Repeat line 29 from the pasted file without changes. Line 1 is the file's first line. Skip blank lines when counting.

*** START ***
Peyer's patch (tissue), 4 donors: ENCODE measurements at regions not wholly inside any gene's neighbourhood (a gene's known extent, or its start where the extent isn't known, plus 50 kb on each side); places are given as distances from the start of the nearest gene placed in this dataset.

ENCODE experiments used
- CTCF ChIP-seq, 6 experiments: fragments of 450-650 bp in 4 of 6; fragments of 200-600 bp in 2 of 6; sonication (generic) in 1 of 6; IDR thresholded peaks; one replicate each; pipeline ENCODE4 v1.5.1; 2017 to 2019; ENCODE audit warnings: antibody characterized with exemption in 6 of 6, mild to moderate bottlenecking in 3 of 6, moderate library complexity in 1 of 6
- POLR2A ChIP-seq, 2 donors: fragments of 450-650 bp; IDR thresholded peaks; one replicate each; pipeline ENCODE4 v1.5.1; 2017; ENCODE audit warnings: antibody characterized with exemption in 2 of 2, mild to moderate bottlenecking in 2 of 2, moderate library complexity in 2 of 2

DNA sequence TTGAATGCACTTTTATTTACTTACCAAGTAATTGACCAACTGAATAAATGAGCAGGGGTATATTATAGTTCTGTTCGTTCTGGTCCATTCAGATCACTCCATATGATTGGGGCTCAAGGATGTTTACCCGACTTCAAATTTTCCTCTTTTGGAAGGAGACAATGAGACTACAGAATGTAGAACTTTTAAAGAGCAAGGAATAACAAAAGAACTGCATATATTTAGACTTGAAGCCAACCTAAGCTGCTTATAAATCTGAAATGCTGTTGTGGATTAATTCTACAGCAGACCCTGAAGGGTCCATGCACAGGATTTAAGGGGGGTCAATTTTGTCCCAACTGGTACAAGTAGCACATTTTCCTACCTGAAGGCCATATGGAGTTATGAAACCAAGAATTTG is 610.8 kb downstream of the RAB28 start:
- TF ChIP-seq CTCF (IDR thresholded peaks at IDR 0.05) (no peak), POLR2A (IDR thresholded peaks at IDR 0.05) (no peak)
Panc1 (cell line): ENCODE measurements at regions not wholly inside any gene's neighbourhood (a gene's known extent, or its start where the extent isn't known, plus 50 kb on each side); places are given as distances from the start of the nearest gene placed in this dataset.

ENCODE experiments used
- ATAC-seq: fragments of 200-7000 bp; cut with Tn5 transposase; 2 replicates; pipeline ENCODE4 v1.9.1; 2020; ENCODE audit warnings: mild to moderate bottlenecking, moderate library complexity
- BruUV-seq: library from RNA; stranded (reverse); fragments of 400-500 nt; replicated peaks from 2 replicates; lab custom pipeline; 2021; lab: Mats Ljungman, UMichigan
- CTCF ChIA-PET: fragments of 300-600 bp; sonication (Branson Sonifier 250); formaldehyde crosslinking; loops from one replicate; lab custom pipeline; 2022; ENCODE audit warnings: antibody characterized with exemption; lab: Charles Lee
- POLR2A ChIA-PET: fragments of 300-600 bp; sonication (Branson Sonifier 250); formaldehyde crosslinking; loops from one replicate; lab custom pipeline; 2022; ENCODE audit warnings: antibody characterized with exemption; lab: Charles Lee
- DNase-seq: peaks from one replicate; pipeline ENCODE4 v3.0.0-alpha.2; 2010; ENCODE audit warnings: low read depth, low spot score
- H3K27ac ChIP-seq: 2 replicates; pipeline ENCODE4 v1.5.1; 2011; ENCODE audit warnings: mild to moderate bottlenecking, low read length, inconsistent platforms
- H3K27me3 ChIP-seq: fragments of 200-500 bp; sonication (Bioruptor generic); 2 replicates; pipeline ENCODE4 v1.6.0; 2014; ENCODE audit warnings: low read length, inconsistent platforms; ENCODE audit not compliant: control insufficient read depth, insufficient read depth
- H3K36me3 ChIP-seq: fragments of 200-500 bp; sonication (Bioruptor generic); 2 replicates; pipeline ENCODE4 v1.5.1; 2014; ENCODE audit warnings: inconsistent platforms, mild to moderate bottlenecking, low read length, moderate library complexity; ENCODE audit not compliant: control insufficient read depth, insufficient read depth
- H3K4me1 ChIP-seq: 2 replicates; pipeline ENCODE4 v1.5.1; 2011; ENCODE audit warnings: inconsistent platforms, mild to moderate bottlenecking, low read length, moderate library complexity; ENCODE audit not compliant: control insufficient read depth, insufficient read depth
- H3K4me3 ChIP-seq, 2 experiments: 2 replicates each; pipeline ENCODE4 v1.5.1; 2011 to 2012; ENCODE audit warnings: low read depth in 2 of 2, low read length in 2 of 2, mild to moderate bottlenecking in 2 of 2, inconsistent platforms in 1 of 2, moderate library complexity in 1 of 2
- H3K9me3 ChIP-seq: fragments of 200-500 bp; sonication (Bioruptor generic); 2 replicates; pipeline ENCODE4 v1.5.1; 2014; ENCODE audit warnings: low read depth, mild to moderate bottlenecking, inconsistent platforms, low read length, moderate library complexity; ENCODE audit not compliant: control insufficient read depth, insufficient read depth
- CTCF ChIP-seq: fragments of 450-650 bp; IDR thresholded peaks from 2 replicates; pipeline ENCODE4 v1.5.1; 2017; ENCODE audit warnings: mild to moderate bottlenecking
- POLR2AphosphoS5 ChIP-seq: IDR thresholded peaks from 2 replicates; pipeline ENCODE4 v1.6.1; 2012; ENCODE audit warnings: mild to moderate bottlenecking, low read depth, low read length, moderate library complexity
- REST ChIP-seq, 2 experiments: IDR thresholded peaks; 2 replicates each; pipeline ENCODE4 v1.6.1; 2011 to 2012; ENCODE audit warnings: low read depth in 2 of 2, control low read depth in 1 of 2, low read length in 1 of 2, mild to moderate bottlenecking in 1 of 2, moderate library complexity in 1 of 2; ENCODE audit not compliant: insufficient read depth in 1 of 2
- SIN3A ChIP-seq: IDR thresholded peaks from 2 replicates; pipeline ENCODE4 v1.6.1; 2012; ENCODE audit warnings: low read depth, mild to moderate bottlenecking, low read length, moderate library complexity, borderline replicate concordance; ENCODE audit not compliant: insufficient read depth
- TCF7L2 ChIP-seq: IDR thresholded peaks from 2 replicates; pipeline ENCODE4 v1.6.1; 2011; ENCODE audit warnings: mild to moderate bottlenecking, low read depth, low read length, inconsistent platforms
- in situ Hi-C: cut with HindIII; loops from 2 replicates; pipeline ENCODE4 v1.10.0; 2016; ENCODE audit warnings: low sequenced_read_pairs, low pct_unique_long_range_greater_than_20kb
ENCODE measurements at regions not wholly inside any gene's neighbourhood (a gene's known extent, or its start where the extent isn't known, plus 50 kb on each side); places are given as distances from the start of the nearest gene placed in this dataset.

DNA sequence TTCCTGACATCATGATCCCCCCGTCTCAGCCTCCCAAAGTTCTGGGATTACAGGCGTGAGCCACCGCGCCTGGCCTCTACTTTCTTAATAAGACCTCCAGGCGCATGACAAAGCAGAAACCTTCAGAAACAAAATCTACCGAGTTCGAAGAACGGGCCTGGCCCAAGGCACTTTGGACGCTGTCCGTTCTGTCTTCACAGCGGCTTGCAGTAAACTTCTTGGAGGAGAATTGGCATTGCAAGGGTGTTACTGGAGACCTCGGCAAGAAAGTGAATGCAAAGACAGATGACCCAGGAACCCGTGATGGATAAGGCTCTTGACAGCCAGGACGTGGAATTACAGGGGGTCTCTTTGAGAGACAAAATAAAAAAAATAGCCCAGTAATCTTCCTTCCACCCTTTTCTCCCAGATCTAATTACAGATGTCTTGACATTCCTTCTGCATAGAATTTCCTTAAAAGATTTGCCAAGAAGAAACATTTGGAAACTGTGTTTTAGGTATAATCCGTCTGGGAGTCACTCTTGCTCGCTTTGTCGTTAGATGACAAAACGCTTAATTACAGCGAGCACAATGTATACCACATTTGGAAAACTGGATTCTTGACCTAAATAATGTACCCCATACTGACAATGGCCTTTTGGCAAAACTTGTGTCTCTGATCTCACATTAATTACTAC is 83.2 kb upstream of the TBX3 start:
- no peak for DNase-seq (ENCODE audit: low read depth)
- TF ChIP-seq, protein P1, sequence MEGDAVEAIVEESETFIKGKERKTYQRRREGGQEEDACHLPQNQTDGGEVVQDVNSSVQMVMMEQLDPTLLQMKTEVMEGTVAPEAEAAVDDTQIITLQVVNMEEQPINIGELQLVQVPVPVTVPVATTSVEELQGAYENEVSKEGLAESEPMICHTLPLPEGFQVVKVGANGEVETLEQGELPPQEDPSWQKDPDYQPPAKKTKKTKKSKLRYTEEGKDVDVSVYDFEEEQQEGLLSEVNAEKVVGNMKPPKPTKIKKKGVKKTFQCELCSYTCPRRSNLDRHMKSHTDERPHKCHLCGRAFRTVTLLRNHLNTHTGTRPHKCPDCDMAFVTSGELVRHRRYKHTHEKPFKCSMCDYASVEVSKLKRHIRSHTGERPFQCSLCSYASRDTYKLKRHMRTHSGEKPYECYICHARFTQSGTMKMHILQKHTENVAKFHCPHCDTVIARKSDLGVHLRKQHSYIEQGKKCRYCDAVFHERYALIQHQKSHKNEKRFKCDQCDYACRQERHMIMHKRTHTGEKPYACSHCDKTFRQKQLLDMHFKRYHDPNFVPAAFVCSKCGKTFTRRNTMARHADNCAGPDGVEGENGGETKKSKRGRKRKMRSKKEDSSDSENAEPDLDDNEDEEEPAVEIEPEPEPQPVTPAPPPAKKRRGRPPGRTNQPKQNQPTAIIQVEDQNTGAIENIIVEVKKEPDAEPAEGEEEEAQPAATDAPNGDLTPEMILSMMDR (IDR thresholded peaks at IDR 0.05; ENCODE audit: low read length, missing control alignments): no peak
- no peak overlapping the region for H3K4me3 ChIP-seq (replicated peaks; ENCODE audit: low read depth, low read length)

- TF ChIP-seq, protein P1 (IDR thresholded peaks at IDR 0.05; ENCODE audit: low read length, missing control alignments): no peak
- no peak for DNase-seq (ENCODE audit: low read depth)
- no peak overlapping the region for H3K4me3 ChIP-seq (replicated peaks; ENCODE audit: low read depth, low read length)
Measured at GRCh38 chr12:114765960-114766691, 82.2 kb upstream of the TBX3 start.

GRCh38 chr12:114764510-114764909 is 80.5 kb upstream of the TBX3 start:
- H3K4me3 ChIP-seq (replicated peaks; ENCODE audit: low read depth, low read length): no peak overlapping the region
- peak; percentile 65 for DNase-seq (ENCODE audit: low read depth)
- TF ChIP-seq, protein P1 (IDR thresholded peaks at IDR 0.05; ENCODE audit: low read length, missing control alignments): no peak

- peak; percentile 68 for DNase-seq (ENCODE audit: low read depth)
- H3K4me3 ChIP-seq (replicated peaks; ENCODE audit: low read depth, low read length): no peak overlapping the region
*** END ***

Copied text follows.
- TF ChIP-seq, protein P1, sequence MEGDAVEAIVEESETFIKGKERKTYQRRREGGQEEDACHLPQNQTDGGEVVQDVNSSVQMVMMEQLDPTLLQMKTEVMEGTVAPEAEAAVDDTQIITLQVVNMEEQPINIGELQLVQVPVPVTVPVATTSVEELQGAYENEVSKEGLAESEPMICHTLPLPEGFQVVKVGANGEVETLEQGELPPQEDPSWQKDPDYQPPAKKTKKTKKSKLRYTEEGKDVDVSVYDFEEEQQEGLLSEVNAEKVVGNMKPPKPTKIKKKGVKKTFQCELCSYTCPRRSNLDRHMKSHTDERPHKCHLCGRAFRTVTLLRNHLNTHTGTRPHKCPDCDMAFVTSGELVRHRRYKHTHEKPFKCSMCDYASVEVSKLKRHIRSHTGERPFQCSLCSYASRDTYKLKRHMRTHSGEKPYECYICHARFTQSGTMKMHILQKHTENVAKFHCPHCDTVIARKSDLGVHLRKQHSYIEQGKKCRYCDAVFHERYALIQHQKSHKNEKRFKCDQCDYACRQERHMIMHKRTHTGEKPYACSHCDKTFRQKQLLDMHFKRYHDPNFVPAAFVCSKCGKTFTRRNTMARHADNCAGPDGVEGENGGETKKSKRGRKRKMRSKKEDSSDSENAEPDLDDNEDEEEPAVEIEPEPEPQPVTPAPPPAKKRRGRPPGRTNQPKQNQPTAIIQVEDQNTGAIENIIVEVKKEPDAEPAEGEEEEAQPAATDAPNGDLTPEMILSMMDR (IDR thresholded peaks at IDR 0.05; ENCODE audit: low read length, missing control alignments): no peak